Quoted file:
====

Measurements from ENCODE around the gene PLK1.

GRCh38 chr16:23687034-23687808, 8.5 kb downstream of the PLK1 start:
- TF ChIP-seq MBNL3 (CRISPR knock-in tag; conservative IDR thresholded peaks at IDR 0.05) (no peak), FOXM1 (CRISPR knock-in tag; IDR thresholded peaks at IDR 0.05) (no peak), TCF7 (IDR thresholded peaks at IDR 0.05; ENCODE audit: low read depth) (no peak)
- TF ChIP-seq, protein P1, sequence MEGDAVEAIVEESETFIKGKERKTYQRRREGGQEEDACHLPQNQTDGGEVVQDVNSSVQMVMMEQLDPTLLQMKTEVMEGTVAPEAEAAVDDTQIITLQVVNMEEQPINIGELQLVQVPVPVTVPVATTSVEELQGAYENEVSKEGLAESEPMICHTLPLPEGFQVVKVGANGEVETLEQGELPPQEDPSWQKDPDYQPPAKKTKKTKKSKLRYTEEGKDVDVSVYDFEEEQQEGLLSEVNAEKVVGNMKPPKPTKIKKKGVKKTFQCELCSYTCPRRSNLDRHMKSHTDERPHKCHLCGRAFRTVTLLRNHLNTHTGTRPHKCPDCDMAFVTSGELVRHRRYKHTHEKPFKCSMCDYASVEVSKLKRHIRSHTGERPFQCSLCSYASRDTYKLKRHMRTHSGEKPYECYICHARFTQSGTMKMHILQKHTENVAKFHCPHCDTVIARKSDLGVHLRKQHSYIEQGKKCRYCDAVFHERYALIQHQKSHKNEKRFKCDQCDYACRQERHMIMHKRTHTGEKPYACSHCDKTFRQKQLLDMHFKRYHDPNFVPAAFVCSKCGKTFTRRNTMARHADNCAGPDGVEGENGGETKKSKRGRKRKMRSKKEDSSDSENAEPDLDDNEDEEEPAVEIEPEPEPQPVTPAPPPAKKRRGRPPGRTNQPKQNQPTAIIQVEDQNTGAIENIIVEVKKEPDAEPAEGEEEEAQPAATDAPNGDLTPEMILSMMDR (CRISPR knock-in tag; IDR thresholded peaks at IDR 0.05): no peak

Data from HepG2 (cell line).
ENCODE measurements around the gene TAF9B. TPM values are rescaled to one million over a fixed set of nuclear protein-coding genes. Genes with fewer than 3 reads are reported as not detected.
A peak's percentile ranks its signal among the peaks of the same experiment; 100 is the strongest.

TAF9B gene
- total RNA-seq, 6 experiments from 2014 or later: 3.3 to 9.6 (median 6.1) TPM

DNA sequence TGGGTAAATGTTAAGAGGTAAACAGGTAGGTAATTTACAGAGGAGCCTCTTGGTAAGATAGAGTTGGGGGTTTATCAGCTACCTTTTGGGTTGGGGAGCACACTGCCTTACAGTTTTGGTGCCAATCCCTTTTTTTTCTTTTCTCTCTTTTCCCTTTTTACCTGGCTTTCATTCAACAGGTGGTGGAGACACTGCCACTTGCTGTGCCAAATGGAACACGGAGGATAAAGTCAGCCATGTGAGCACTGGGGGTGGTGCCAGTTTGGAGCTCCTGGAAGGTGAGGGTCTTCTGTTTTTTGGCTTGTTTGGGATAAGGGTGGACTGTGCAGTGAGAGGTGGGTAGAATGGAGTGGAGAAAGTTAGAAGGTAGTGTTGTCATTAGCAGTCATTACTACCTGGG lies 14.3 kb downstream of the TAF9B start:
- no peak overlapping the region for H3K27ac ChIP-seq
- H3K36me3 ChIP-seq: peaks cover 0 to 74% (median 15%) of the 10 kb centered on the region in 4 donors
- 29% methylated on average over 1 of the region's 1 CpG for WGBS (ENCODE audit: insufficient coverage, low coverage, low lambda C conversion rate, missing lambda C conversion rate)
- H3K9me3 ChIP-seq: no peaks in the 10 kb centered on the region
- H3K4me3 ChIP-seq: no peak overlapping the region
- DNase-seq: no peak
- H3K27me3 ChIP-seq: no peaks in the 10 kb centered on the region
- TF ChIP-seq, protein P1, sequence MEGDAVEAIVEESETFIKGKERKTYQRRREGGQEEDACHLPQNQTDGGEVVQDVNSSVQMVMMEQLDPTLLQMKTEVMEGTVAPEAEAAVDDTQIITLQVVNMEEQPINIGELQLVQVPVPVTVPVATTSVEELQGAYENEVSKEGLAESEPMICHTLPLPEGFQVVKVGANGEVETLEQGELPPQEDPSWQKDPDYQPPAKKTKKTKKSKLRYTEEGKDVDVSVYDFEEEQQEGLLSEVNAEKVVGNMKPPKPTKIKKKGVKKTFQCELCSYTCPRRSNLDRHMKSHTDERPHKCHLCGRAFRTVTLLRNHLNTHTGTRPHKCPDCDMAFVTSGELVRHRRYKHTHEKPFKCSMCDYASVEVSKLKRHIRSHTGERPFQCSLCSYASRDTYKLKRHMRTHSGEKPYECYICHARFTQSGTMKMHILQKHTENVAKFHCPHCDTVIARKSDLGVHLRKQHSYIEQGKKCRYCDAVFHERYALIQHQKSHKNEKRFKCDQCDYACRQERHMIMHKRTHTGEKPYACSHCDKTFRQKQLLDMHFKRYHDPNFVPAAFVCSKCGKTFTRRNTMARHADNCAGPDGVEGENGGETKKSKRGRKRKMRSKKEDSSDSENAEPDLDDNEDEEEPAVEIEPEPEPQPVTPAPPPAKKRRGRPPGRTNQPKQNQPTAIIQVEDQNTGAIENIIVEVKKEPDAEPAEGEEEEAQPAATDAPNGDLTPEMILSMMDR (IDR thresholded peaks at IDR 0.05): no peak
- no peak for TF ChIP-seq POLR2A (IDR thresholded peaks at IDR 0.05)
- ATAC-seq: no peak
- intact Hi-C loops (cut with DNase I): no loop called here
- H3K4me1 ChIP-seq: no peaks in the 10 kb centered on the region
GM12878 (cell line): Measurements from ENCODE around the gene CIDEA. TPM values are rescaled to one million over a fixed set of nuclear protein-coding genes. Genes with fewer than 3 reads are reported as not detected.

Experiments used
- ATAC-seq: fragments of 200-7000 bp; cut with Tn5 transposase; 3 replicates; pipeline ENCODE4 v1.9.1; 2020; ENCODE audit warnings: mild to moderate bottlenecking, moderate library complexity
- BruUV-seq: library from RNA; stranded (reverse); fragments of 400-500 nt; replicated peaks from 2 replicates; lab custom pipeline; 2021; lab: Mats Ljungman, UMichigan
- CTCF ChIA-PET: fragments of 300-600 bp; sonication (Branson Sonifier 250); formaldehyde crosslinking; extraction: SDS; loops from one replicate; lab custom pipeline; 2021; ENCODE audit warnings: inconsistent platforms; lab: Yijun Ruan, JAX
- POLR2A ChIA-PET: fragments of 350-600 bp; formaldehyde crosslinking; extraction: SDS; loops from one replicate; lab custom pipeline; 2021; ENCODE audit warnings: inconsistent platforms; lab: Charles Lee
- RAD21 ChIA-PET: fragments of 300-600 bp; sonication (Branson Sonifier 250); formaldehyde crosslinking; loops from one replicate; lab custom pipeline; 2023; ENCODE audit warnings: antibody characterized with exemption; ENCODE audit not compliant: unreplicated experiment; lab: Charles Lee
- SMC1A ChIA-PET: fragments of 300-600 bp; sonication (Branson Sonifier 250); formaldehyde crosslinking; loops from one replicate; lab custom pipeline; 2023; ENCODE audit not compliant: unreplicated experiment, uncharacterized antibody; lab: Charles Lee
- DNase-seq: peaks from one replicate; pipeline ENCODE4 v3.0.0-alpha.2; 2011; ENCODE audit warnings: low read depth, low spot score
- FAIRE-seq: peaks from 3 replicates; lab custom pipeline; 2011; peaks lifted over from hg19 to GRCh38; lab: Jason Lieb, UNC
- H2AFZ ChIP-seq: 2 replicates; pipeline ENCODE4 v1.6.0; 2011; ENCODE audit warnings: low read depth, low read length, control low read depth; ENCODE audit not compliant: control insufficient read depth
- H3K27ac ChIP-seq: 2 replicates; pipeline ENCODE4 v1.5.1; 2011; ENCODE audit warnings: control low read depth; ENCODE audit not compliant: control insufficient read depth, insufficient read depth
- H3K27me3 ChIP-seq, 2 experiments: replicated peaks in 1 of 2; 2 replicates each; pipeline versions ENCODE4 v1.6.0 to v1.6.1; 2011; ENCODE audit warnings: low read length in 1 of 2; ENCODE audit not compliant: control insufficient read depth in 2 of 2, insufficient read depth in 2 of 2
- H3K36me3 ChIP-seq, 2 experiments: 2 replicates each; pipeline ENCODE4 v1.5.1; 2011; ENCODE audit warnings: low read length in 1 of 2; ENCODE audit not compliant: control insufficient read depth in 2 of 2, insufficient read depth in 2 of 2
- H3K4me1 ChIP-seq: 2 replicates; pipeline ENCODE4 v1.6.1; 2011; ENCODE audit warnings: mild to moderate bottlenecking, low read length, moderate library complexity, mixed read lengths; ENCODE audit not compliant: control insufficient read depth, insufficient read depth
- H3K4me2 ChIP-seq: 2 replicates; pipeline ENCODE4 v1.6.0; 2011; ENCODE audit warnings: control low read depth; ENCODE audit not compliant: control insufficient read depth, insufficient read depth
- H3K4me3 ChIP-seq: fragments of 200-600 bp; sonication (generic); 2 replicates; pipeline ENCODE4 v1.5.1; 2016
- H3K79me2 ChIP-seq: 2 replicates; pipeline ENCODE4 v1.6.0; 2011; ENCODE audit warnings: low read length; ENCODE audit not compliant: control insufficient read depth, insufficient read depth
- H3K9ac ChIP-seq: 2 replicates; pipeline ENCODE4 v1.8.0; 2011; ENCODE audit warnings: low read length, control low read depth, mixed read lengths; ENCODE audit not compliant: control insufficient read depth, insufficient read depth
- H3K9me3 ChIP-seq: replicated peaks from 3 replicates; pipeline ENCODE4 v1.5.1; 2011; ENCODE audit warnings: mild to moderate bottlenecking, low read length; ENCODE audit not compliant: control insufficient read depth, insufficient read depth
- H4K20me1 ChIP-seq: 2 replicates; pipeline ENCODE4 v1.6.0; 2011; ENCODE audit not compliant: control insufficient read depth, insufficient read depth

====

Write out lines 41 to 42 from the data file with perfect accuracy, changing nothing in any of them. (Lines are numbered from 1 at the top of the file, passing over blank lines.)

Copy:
- H3K9ac ChIP-seq: 2 replicates; pipeline ENCODE4 v1.8.0; 2011; ENCODE audit warnings: low read length, control low read depth, mixed read lengths; ENCODE audit not compliant: control insufficient read depth, insufficient read depth
- H3K9me3 ChIP-seq: replicated peaks from 3 replicates; pipeline ENCODE4 v1.5.1; 2011; ENCODE audit warnings: mild to moderate bottlenecking, low read length; ENCODE audit not compliant: control insufficient read depth, insufficient read depth